Construction finally underway on new affordable housing complex in Charlottetown

After proposal to build in industrial area met resistance at city hall, new Kings Square Affordable Housing development breaks ground in Hillsborough Park.

60-unit development finds home near École François-Buote

A spokesperson for the P.E.I. Department of Social Development and Housing said an official announcement regarding the housing project would be made in the coming weeks. (Kerry Campbell/CBC)

Construction has begun on a new affordable housing complex in Charlottetown's Hillsborough Park area, near the city's French-language school École François-Buote.

The complex will include a total of 60 units — 50 affordable units and 10 charging market-rate rents.

The development had originally been proposed by the Kings Square Affordable Housing Corporation for an industrial area on Sherwood Road, with construction to have begun a year ago. But a request to rezone that area led to a deferral from city hall over concerns about truck traffic and the suitability of the area for residential development.

APM Construction president Tim Banks said his company was awarded the contract to manage construction of the project, and began site preparation the week of May 27.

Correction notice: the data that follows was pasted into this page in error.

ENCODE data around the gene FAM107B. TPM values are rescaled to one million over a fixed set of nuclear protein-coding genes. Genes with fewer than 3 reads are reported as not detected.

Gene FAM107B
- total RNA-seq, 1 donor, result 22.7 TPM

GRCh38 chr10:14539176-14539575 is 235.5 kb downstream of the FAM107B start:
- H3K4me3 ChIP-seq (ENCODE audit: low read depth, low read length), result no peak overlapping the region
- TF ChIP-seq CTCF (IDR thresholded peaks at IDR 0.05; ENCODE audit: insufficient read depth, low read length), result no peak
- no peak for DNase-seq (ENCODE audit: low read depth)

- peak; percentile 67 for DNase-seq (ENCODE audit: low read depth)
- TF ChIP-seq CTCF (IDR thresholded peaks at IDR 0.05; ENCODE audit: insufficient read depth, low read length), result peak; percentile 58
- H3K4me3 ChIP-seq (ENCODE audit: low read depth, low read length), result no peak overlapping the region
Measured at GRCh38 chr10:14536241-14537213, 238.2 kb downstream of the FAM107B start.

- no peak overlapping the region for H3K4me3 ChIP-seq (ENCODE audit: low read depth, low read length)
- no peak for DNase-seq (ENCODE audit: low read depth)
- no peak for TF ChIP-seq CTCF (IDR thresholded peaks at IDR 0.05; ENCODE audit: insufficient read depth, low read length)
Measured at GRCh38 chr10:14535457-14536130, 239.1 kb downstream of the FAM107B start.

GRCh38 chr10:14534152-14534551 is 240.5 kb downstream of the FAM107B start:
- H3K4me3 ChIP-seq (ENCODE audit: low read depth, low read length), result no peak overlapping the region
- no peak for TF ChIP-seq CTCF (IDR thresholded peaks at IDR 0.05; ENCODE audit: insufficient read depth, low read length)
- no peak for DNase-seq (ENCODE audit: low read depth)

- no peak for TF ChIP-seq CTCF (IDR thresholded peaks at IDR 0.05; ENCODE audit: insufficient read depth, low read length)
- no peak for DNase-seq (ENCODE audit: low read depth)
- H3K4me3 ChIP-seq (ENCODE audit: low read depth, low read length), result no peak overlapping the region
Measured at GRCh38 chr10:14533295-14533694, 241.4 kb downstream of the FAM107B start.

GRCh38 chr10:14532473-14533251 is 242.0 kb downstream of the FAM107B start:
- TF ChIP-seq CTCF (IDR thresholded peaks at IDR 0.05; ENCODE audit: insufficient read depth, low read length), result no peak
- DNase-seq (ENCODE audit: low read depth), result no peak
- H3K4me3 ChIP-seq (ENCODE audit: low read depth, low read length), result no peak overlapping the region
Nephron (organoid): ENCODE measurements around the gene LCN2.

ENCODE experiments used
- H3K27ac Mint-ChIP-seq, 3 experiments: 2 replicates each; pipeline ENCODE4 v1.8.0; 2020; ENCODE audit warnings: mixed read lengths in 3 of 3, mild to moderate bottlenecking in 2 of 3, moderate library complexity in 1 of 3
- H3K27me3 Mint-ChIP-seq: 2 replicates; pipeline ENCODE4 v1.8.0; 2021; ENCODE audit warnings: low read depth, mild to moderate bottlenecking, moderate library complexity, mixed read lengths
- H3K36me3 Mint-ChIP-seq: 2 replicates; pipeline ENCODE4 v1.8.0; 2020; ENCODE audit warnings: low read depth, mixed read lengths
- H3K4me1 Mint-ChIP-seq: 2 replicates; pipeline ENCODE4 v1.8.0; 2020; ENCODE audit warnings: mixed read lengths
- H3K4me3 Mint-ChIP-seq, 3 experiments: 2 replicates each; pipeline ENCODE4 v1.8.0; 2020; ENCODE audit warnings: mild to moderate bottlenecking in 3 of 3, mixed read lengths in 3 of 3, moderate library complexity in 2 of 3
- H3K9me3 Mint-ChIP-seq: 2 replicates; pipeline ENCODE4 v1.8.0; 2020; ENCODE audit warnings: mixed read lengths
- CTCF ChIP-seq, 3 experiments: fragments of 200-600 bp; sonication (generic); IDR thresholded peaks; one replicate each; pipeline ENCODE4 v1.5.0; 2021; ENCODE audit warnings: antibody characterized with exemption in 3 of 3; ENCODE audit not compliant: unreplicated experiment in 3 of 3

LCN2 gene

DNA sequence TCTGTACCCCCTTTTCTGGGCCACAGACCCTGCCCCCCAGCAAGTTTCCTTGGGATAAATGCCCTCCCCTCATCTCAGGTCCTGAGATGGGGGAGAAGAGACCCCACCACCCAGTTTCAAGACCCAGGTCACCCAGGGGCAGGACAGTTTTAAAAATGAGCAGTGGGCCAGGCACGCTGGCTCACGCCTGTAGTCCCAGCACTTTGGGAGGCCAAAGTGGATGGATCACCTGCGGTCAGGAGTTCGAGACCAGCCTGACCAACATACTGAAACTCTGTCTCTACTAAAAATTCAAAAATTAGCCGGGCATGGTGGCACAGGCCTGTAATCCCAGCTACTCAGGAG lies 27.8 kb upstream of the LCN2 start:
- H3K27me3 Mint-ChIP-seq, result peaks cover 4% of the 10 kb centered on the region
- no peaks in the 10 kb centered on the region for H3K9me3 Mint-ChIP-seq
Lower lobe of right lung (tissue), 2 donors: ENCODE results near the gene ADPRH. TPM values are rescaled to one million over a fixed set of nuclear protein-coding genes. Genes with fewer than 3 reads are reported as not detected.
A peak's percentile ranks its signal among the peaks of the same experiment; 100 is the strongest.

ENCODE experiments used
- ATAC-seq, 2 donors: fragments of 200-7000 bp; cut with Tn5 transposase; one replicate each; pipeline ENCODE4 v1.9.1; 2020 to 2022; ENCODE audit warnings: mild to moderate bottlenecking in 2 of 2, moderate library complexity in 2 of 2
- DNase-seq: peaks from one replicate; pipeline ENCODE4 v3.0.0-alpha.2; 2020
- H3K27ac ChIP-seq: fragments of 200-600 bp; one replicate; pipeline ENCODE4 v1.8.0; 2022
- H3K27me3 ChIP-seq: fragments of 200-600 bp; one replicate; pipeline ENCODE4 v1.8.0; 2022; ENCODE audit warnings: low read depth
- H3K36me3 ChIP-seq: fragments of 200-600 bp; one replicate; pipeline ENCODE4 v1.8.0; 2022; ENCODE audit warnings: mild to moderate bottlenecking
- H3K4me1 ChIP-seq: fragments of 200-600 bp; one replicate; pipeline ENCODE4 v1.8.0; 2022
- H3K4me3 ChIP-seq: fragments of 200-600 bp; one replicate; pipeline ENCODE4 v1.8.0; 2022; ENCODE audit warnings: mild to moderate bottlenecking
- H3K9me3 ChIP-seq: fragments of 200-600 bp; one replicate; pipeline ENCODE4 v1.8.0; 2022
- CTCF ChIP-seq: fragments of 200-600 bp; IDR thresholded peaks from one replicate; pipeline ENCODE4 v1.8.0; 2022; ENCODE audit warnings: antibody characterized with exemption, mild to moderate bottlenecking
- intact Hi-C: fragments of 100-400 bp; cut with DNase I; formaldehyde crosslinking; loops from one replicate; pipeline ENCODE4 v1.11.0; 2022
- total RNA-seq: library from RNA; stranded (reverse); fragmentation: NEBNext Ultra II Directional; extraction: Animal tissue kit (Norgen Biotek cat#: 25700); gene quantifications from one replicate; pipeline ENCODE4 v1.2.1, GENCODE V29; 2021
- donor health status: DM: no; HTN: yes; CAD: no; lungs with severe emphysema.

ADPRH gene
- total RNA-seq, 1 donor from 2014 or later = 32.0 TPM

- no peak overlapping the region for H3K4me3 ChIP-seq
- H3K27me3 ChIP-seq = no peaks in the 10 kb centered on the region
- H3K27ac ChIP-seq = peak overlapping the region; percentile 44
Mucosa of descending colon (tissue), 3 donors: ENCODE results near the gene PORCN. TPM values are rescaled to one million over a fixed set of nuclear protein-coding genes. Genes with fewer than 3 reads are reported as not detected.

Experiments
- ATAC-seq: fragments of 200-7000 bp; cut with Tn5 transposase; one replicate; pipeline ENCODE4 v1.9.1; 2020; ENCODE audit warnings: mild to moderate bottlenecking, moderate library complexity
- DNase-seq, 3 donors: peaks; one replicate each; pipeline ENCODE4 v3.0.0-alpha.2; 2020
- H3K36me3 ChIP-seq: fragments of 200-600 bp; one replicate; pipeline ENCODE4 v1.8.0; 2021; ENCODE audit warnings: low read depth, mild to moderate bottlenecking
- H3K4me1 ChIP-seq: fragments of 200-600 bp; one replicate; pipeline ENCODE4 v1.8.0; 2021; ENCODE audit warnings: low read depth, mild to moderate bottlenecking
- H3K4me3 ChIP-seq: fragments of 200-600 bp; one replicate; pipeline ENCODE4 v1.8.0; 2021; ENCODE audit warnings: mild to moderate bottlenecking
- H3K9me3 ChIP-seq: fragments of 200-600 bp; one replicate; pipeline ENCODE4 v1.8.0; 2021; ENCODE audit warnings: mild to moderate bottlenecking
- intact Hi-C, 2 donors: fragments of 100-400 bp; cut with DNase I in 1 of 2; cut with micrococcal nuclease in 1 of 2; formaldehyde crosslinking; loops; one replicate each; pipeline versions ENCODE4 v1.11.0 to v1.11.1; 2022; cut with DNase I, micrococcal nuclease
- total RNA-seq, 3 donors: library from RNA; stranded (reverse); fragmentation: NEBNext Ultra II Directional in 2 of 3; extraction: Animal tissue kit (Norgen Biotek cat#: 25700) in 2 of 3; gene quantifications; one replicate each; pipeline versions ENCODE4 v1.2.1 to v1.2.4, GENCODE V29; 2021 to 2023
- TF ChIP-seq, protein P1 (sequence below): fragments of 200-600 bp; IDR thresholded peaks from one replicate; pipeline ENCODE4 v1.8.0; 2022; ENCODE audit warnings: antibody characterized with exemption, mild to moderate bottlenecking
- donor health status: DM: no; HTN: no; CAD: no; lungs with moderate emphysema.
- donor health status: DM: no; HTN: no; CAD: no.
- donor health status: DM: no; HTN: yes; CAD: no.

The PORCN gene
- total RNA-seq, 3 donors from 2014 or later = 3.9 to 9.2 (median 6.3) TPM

"There's certainly a demand for affordable, income-based housing," said Banks, adding that the impact of this and other projects in the works would be "huge" when it comes to housing availability in the area.

Bill Campbell, president of Kings Square Affordable Housing, said he couldn't comment on the project pending final approval from government. A spokesperson for the provincial Department of Social Development and Housing said a formal announcement would be made in the coming weeks.

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Ground was finally broken this week on a new 60-unit affordable housing complex being built near École François-Buote in Charlottetown. (Kerry Campbell/CBC)

The city approved a development permit for the site at 10 Acadian Drive on May 13. 

The cost of the development is estimated at over $10 million.

After city council balked last July at allowing the development to proceed in an industrial area, councillors said they would work with the province to come up with a list of alternate sites for the project.

Banks said he would leave it to the various levels of government to describe how the new site for the project was determined.

He did offer praise for the work done by Kings Square Affordable Housing.

"Bill Campbell and his team have done a remarkable job of working with people and getting them housed. They've got a great track record here [in the] Charlottetown marketplace," said Banks. "We're pleased to have been able to work with them."

Charlottetown had a record low vacancy rate in 2018.

In November the Canada Mortgage and Housing Corporation reported the apartment vacancy rate for Charlottetown dropped to 0.2 per cent, down from 0.9 per cent the year before.

Banks said the first occupants of the new complex should be able to move in July 1, 2020.

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